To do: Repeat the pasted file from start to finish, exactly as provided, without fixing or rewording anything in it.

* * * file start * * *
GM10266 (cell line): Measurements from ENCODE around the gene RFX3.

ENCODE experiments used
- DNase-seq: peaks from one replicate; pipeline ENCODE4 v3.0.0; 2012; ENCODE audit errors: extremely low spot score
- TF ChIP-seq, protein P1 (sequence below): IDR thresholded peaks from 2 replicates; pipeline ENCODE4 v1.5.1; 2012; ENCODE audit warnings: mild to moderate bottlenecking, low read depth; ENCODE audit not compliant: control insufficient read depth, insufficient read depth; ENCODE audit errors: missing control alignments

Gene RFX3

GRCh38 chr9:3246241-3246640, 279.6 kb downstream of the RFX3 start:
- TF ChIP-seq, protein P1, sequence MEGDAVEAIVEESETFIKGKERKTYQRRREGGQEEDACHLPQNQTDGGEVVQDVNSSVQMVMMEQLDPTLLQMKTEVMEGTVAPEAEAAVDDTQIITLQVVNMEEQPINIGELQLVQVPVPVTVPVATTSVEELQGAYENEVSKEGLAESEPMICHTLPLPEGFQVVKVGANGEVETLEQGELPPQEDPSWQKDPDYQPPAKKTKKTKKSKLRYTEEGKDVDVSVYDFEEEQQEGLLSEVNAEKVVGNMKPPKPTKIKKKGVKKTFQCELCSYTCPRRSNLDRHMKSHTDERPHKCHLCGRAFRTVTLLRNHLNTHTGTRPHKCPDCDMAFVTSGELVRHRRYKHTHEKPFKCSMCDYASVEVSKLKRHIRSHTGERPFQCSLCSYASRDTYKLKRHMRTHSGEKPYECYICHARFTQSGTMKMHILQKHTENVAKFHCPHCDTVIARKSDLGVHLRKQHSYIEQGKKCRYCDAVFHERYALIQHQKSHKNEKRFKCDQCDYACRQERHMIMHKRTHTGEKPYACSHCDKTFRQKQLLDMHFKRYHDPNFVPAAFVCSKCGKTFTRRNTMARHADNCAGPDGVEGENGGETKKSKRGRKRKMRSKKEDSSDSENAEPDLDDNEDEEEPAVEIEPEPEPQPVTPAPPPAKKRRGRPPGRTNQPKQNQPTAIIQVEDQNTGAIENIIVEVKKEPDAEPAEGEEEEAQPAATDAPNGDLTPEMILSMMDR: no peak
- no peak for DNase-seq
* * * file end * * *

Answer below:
GM10266 (cell line): Measurements from ENCODE around the gene RFX3.

ENCODE experiments used
- DNase-seq: peaks from one replicate; pipeline ENCODE4 v3.0.0; 2012; ENCODE audit errors: extremely low spot score
- TF ChIP-seq, protein P1 (sequence below): IDR thresholded peaks from 2 replicates; pipeline ENCODE4 v1.5.1; 2012; ENCODE audit warnings: mild to moderate bottlenecking, low read depth; ENCODE audit not compliant: control insufficient read depth, insufficient read depth; ENCODE audit errors: missing control alignments

Gene RFX3

GRCh38 chr9:3246241-3246640, 279.6 kb downstream of the RFX3 start:
- TF ChIP-seq, protein P1, sequence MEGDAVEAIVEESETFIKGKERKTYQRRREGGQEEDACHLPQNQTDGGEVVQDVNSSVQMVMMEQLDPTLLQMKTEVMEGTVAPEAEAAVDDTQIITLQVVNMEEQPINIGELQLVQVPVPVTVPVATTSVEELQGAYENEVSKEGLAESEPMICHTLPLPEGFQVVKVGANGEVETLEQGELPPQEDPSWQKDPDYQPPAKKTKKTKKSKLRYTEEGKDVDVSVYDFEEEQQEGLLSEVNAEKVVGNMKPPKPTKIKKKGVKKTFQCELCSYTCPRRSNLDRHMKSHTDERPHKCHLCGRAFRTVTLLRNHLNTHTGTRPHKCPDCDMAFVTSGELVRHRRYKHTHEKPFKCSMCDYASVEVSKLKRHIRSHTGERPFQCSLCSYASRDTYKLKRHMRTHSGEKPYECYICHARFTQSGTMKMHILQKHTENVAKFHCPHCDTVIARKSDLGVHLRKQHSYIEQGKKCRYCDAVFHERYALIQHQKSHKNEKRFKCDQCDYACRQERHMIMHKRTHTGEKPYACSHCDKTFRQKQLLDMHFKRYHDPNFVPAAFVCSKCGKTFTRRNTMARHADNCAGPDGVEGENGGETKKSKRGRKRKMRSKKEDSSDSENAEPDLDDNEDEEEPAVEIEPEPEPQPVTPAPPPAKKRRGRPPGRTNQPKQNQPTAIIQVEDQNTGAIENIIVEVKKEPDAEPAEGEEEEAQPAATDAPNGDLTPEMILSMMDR: no peak
- no peak for DNase-seq